The Costs of Drama
Do you experience drama in your work and life? Do turf wars or ineffective team dynamics exist in your organization? We all experience some level of drama. It is part of the human experience.
The costs of drama — both at work and personally — can be tremendous, as described in David’s new book, 3 Vital Questions: Transforming Workplace Drama.
When you have a minute, do an internet search on “the cost of workplace drama.” You will be amazed at some of the hard costs, in dollars-and-cents, associated with conflict and drama. They come as a result of lost productivity, turf battles, in-fighting, gossip, rumors, picking sides, blaming, fault finding, absenteeism, turnover, and engaging in what Peter Block calls the politics of manipulation.
Gallup research indicates that approximately $350 US BILLION in lost productivity occurs annually because of negative behavior in organizations. Other research has estimated that managers spend as much as 40% of their time dealing with conflict and drama and – as one colleague quipped – that is probably low in some organizations.
That says nothing about the cost of drama at home. We don’t know of a study that measures home-life drama. We do know, however, from personal experience that turf battles, gossip and emotional distress can be even more intense with those we love and who are closest to us.
At a minimum, workplace drama causes inefficiency, frustration and waste. The personal cost is immeasurable also. Here’s an example from my own (David’s) life:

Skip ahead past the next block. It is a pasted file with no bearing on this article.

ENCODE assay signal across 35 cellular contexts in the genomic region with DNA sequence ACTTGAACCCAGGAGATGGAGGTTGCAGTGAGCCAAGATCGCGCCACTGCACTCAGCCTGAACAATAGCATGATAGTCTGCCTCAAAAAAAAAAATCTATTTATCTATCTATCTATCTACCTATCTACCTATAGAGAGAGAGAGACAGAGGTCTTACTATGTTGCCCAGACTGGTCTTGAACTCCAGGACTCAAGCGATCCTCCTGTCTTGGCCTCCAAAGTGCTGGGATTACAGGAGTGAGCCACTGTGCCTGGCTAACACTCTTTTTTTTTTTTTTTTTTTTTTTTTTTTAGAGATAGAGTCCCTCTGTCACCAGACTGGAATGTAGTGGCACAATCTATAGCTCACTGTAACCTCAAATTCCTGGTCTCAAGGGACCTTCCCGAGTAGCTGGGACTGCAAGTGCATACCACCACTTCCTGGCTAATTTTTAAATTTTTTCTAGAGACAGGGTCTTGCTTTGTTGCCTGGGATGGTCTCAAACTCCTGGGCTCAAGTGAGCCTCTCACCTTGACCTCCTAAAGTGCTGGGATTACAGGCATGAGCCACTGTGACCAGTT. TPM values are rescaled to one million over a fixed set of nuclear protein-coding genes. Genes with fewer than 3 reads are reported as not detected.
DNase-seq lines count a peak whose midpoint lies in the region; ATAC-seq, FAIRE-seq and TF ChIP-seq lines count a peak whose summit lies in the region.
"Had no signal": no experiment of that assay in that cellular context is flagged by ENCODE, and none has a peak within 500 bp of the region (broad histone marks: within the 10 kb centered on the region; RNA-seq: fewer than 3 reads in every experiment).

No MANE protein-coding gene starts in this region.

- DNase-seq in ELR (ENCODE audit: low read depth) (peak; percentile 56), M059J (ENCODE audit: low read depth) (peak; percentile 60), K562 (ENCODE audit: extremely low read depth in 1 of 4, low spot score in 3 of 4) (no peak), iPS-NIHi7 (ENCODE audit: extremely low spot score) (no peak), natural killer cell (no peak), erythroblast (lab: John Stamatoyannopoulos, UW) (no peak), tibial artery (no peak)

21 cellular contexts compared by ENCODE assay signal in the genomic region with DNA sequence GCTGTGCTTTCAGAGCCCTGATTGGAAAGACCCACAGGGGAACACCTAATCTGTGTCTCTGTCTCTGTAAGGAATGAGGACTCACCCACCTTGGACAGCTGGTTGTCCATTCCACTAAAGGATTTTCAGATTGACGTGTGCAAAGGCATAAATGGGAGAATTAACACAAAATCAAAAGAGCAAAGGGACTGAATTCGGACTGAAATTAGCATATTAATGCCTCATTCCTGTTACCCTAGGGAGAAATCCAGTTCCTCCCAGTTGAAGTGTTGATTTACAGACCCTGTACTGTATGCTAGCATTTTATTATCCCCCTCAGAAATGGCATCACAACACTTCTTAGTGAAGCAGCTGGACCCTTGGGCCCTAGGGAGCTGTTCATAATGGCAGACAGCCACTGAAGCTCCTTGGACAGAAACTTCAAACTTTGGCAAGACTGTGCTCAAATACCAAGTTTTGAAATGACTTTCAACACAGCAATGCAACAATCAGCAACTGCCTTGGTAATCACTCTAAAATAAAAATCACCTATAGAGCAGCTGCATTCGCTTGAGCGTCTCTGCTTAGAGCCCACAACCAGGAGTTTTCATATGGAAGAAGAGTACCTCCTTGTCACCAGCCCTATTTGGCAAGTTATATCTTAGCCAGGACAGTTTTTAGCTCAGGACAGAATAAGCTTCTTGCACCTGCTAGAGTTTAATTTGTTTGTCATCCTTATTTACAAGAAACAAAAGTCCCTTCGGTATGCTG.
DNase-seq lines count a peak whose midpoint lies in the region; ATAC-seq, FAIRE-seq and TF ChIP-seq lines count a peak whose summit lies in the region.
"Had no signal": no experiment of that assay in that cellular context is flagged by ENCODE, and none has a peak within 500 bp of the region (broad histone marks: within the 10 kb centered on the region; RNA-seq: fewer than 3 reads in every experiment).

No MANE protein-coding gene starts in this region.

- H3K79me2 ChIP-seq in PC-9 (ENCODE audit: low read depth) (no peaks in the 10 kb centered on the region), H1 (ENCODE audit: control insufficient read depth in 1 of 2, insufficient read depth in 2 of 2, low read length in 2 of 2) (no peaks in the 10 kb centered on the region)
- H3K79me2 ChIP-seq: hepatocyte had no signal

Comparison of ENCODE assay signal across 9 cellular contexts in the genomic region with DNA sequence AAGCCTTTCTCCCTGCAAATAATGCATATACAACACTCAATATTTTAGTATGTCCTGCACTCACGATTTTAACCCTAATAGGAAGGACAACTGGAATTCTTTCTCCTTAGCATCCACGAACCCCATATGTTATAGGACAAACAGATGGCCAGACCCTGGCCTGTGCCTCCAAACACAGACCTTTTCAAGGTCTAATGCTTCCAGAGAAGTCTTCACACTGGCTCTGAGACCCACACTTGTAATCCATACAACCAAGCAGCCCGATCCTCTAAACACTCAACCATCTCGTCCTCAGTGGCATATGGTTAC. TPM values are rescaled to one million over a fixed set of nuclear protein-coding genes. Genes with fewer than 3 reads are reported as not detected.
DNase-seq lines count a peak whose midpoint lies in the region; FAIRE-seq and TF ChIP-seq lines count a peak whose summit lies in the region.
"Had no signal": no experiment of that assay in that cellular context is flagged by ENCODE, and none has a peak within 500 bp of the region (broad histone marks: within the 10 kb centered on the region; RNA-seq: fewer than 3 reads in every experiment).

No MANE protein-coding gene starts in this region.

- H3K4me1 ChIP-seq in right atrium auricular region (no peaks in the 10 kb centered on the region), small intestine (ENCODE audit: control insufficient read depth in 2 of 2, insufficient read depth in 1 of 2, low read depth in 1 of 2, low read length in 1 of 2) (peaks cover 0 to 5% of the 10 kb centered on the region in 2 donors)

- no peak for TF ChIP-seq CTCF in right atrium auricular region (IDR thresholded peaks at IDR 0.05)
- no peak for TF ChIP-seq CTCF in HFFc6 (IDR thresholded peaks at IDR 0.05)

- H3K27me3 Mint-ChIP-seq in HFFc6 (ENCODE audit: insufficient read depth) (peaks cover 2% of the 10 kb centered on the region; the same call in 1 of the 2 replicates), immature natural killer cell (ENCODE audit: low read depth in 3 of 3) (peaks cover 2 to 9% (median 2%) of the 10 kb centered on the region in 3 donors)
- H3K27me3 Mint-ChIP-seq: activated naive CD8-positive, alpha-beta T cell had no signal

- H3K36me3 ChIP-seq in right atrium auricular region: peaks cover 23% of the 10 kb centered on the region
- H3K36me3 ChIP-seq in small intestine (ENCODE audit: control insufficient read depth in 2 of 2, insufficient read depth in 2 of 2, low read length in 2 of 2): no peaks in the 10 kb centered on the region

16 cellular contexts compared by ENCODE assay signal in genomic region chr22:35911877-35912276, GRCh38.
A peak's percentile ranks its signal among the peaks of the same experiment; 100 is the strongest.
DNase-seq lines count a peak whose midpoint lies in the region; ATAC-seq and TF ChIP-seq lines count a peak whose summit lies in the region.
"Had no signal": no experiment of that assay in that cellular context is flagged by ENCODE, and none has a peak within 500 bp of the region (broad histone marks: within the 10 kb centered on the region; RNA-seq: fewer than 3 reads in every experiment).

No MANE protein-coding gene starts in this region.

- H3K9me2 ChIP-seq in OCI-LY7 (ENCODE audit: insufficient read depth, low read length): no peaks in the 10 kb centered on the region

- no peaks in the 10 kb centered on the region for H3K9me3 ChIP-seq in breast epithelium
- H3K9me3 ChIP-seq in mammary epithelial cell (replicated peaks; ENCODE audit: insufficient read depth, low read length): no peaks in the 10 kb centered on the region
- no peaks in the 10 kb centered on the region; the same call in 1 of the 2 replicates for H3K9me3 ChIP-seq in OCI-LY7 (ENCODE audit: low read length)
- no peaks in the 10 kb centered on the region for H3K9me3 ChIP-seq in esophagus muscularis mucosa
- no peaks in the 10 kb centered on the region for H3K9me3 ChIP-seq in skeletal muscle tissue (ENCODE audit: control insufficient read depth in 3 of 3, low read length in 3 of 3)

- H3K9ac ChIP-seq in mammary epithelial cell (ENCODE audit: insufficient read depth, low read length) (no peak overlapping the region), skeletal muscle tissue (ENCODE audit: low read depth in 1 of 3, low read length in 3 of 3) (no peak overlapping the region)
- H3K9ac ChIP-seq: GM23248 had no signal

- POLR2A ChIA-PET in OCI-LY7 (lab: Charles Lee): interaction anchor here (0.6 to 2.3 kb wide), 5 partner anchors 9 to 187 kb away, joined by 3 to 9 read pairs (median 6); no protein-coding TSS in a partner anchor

“At one point in my career I got a new boss who happened to be the most drama-producing boss I ever worked for. I would go home tired and worrying about what the next day would bring. I tossed and turned at night. I wasn’t present to my family when I was at home because I was always thinking about work. I engaged in the ‘ain’t it awful’ stories of my work-life with anyone who would listen and collude with me.”
Such drama produces anxiety, and anxiety leads to all kinds of stress related illnesses. We know of one corporate executive whose workplace is so drama filled that they have been officially diagnosed with a sleep disorder and can’t sleep without medication.
It does not have to be that way, either at work or at home. We often say the formula out of drama is simple—just not always easy.
The transformation from drama to empowerment begins when you notice your reactive tendency arising in you. Learning to pause and take responsibility for your contribution to the drama situation is the first step. We all want other people to change first, and the hard truth is you can never change other people — only yourself.
When you stop, pause, and choose a more empowered response, you have the possibility to be a Creator in your own life—the central role in TED* (*The Empowerment Dynamic)®. Feeling frustrated with working and living in a drama-filled environment can be the catalyst to help you evolve beyond simply blaming external circumstances.
We have been told countless times about how making the shift from the DDT to TED* at work helps people take it into other aspects of their lives. Focusing on what you can change, and your own contribution to the drama, puts you in charge of your attitude and choices.
Instead of costing time and money, you will make a down payment toward a life with a lot less drama!